Date of Award

2018

Document Type

Open Access Dissertation

Department

Civil and Environmental Engineering

Sub-Department

Civil Engineering

First Advisor

Fabio Matta

Abstract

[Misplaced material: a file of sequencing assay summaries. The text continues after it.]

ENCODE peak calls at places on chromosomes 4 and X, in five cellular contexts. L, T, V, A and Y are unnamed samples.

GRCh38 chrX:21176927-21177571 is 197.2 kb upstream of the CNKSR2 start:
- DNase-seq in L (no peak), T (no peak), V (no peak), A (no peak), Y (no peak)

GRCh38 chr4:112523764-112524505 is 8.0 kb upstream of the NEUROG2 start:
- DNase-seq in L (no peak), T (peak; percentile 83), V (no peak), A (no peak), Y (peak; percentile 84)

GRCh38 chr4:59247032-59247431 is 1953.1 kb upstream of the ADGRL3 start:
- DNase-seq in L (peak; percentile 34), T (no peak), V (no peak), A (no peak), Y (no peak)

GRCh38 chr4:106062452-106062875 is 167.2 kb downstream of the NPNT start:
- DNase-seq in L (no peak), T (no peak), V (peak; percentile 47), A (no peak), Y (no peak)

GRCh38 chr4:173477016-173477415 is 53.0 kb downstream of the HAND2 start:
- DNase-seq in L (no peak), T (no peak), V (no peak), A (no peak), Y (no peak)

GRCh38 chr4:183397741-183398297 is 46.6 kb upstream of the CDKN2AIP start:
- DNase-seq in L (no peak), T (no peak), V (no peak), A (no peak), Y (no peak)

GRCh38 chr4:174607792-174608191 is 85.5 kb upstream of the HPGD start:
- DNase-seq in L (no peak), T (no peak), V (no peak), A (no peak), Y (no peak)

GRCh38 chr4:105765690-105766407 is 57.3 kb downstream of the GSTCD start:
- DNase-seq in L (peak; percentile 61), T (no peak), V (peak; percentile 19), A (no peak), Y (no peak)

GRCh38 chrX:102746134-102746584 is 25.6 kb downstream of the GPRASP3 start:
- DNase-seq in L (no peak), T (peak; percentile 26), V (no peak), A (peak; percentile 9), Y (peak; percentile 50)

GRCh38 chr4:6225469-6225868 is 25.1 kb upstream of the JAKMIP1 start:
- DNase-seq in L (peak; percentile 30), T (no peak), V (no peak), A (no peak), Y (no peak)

There is extensive experimental evidence of the decrease in the shear stress at failure at increasing effective depths in concrete beams reinforced with glass fiberreinforced polymer (GFRP) bars without shear reinforcement. An important practical implication is that extrapolating strength values from typical laboratory-scaled experiments to design larger members may be misleading. The complexity of the underlying mechanics is reflected in the difficulty of using commercially available numerical tools to accurately estimate shear strength irrespective of beam size. This dissertation presents research on a Lattice Discrete Particle Model (LDPM) based model to simulate the response of scaled slender GFRP reinforced concrete (RC) beams without stirrups. The numerical model includes: (1) a calibrated and validated concrete LDPM; (2) orthotropic GFRP bar elements; and (3) a nonlinear bond-slip law for the GFRP barconcrete interface. In the first study, LDPM-based numerical models are deployed to simulate the load-midspan displacement response, crack pattern, shear strength and associated size effect for GFRP RC beams without stirrups. Benchmark results were obtained from the literature based on physical tests on beams having effective depth in the range 146-883 mm, and similar maximum aggregate size. The numerical simulations yielded accurate predictions of load-deflection response, strength, and failure mode, irrespective of the size. The second study presents a calibration and validation procedure for the concrete LDPM based on typical information available from reports on physical experiments (i.e., cylinder compressive strength, and maximum aggregate size). Next, the concrete LDPM implemented in the beam model is validated by accurately simulating the shear behavior of GRFP RC beams without stirrups having maximum aggregate size different from the first study, and effective depth in the range 146-292 mm where the size effect becomes evident. In the third study, the influence of concrete fracture energy and maximum aggregate size are investigated numerically in two cases in which both the strength and failure mode of GFRP RC beams without stirrups are particularly difficult to predict. In fact. Based on the simulation results, it is recommended that fracture tests along with the compressive strength tests be performed on concrete specimens. The results of this research are significant since, for the first time, they demonstrate the successful use of numerical simulations to accurately describe the sizedependent shear behavior of GFRP RC beams without stirrups.

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